How many languages is too many?

In terms of books that I most come back to think about in terms of its relevance to modern questions is strangely Peasants Into Frenchmen: The Modernization of Rural France, 1870-1914. One of the things that you find in there is this map from p.68 of the edition I was looking at:

What do you find? Much of the population of what is now France didn't speak French as recently as 150 years ago.

In 1863, according to official figures, 8,381 of France's 37,510 communes spoke no French: about a quarter of the country's population. The Ministry of Public Instruction found that 448,328 of the 4,018,427 schoolchildren (ages seven to thirteen) spoke no French at all, and that another 1,490,269 spoke or understood it but could not write it, suggesting an indifferent grasp of the tongue. In 24 of the country's 89 departments, more than half the communes did not speak French, and in six others a significant proportion of the communes were in the same position. In short, French was a foreign language for a substantial number of Frenchmen, including almost half the children who would reach adulthood in the last quarter of the century.

That map is a little similar in concept to one seen in a recent article in Science: AI often mangles African languages. Local scientists and volunteers are taking it back to school

Some of the goals mentioned there seem fairly achievable. For example.

Masakhane’s Decolonize Science project, which Muhammad is also involved in, aims to develop machine translations of African preprint research papers released on AfricArXiv. The preprints are often in English or European languages, but the project plans to translate them into six diverse African languages: isiZulu, Northern Sotho, Yoruba, Hausa, Luganda, and Amharic, together spoken by about 140 million people.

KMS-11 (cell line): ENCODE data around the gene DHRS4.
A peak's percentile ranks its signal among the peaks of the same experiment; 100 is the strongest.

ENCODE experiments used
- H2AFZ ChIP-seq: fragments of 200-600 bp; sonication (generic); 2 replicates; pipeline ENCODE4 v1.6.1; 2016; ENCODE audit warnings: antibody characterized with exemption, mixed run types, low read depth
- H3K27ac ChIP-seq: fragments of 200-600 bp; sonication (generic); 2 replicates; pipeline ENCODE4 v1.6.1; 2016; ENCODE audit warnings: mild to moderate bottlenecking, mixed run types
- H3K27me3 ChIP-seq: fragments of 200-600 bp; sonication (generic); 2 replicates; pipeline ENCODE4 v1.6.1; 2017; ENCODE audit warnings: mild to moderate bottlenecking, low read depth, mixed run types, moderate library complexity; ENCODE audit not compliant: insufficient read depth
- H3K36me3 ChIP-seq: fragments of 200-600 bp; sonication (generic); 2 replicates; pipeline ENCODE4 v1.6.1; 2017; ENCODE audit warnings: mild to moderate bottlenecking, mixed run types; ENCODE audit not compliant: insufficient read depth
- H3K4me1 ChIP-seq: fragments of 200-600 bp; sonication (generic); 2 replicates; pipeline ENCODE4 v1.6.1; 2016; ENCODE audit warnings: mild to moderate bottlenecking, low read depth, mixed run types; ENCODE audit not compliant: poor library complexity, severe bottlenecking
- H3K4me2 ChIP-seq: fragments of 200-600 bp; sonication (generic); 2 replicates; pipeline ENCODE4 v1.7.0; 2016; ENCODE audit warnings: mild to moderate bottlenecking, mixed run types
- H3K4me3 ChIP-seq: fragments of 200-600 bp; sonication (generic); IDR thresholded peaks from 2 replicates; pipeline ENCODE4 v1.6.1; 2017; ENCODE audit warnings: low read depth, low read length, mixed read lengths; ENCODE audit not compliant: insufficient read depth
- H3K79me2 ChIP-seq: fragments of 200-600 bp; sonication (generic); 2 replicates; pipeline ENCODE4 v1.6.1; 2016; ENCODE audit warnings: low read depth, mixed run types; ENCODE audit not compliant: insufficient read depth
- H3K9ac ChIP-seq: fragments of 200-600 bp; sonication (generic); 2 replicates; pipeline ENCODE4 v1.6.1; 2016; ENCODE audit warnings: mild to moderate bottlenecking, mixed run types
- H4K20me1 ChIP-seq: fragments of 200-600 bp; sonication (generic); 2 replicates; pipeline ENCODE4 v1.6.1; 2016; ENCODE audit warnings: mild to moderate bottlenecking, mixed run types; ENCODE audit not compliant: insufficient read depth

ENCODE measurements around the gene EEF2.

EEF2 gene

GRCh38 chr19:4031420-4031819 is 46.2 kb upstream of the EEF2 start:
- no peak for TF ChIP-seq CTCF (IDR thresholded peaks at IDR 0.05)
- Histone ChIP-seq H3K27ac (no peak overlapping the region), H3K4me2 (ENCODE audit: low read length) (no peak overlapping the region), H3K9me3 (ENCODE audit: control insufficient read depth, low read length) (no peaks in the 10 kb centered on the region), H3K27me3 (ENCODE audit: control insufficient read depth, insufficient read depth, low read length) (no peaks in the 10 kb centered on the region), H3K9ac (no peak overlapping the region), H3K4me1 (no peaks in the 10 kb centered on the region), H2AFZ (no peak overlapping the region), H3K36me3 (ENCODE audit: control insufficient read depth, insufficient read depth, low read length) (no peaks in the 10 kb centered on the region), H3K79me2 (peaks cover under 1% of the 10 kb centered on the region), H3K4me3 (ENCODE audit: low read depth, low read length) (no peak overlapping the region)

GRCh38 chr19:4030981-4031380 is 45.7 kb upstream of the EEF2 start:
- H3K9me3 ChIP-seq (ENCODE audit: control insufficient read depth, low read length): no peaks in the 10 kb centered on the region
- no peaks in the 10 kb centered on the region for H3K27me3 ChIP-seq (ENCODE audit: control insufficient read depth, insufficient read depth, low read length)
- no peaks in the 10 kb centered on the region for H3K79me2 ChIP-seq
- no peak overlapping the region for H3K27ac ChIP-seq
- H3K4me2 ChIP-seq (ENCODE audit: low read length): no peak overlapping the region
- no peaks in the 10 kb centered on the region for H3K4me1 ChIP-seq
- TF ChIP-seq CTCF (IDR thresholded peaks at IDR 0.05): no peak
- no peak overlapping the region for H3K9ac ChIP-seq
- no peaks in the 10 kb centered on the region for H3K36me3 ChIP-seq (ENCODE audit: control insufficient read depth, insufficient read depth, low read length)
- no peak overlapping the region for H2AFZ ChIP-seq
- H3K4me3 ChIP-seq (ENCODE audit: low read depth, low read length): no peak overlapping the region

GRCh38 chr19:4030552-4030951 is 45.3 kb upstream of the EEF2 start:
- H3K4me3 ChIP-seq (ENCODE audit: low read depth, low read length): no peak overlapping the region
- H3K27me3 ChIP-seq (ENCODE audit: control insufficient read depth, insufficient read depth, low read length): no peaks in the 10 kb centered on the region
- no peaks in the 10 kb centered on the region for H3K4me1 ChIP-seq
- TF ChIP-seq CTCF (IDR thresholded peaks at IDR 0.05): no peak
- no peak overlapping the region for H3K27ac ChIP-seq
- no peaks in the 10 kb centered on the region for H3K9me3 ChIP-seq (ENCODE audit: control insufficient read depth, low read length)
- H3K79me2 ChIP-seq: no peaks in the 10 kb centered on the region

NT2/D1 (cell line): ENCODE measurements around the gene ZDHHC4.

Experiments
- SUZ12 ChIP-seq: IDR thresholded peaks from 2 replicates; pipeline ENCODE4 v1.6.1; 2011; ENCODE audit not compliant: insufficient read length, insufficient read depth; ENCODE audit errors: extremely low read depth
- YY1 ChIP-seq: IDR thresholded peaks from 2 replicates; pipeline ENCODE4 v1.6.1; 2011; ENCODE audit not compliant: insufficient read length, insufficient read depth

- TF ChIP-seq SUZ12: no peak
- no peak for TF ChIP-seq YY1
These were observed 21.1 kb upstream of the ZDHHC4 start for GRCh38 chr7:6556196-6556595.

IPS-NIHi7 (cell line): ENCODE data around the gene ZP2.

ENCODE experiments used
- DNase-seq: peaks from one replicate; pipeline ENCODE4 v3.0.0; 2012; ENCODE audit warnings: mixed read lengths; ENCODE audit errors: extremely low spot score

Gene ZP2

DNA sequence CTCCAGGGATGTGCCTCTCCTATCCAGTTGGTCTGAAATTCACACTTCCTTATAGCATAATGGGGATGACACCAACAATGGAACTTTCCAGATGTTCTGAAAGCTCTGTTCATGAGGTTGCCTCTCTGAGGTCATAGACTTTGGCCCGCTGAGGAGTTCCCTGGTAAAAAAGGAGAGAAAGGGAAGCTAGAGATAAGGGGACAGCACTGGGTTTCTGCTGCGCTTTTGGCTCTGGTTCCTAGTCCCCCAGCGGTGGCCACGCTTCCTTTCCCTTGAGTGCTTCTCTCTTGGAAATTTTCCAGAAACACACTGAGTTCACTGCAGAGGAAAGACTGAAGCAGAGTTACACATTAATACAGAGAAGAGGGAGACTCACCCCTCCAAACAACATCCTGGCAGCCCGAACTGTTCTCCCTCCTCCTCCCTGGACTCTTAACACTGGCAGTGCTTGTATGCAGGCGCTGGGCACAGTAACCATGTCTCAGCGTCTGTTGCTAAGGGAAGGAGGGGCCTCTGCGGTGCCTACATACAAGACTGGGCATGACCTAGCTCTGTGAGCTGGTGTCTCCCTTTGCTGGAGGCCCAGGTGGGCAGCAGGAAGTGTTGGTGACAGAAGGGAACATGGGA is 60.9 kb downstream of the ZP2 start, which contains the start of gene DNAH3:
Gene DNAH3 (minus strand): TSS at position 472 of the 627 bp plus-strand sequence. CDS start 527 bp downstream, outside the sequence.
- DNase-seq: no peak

Six languages sounds somewhat achievable, but 2000 languages across the continent and Nigeria showing up as having 520 different languages seems much more difficult to sustain a robust set of resources to support.

In addition it also is much more difficult to provide resources to language communities that are hesitant to trust outsiders and it seems fairly clear that that's the case. For example:

AI RESEARCHERS in the Global South and among Indigenous communities are wary of big tech companies harvesting their data to train proprietary AI models. “Data is the new oil,” Running Wolf says. “And so there’s sort of this very colonial perspective of, this is a land grab,” he says. As a result, many Indigenous communities are crafting protective licensing rules for the data they collect and the AI tools they develop.

Some of these projects are at least hesitantly and cautiously open to sharing due to it's benefits, but I'd still expect the resources available in the less-commonly-spoken languages to be substantially worse than their more-widely-spoken alternatives. As is in Europe I think there are a lot more resources available if you want to learn French or German than Dutch, even though Dutch has an estimated 25-30 million speakers which would give it a population of speakers significantly greater than some of the languages on that Science magazine article's list of "six diverse African languages".

To me rather than a recipe for a robust and thriving economy, trying to maintain full support for a large range of languages, even if some of have only a few native speakers, seems more like a recipes for stagnation.

I've known enough people from Bangladesh to have heard of International Mother Language Day which was adopted by UNESCO and later the UN general assembly to promote multilingualism and linguistic diversity. It's interesting to consider the history behind it in Bangladesh:

In Bangladesh, 21 February (1952) is the anniversary of the day when the Bengalis i.e. Pakistani Bengali Muslims (now Bangladeshi Bengali Muslims) of the Pakistani province of East Bengal (now independent state of Bangladesh) fought for recognition of their Bengali language.

It's one thing for a language with only a few speakers to disappear, but it's another thing for a widely spoken language to be suppressed. How many speakers does Bengali have?